The dragonfly effect
The Black Petaltail (Tanypteryx hageni) is one of eleven dragonfly species in the family Petaluridae. The family’s name recognizes the large, wide claspers at the end of the male abdomen (resembling the petals of a flower), which are used to clasp the female while mating. The Black Petaltail is found in western North America, from British Columbia in Canada to southern California in the US, but other species of petaltail are found in Australia, New Zealand, Chile, eastern North America and Japan. Like other dragonflies petaltails have an aquatic juvenile stage (a larva or nymph), but these are not found in ponds or streams like the majority of dragonfly species; petaltails live in fens and bogs, places near springs and small streams where the soils are consistently saturated with water.
Most species of petaltail construct and maintain a burrow in these fens—the ‘Hobbits’ of the dragonfly world, living in a hole in the ground. The burrow fills with water, and the petaltail nymphs live in these burrows for multiple years before emerging as adults—the Black Petaltail is thought to take five years to develop. Black petaltail fens are usually found in mountain valleys, in large meadows surrounded by forests. As such habitats can be quite isolated, and are also subject to increasing risk from wildfires in these areas. Understanding how these dragonflies are adapted to these unique habitats, and how their long development times influence their populations genetics, will be some of the questions that can be addressed with a quality genome assembly.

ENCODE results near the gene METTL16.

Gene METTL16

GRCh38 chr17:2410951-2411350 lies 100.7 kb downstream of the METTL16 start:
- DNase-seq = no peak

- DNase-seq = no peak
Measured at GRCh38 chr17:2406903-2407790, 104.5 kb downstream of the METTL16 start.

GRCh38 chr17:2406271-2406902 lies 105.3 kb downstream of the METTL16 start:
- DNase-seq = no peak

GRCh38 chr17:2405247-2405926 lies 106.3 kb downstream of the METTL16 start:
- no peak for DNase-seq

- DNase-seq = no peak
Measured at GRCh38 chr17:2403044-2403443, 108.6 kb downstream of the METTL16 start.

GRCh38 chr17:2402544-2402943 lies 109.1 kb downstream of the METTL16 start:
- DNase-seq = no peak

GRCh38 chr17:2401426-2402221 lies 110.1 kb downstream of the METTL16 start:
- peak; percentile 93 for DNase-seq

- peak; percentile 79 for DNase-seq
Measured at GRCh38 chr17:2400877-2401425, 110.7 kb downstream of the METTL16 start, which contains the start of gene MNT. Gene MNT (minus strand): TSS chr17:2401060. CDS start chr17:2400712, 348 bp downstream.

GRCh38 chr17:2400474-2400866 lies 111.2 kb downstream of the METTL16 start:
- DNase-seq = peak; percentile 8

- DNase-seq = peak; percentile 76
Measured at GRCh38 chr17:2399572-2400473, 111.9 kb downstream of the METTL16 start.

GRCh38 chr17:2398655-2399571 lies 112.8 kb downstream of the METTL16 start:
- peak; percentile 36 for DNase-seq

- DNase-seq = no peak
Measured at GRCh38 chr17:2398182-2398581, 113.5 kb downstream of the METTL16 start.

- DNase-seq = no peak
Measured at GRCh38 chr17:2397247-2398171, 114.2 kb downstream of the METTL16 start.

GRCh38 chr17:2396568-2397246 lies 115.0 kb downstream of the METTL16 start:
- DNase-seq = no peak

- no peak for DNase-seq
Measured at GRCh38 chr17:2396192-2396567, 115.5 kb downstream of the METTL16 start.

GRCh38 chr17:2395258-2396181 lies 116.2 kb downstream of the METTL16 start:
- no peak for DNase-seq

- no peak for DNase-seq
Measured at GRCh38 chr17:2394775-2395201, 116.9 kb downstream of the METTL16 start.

Today, we share the chromosome-length assembly for the black petaltail (Tanypteryx hageni). The draft assembly was generated by Ethan Tolman, Paul Frandsen, Jessica Ware, Christopher Beatty and colleagues at the American Museum of Natural History colleagues at the American Museum of Natural History. Data from two PacBio Sequel II SMRT cells generated at the BYU sequencing center was assembled with Hifiasm (Cheng et al., 2021). We upgraded the draft to chromosome-length using Hi-C data from a hemolymph sample from a juvenile petaltail not unlike the one you can see in the photo below, collected by Christopher Beatty in 2022 in the Lassen National Forest in California.
Funding for this project was provided by the College Undergraduate Research Award from the College of Life Sciences at Brigham Young University. We are also grateful for Grant #8709-09 from the National Geographic Society Committee for Research and Exploration.
We are also very proud to announce that Chirag Maheshwari, the DNA Zoo team member who helped bring this genome assembly to it's chromosome-length glory, has just been awarded the Atlas Fellowship for outstanding high school students. Congratulations!
Check out the interactive Juicebox.js instance below for a contact map of the 9 chromosomes of T. hageni. And don't forget to visit the assembly page for more info and links!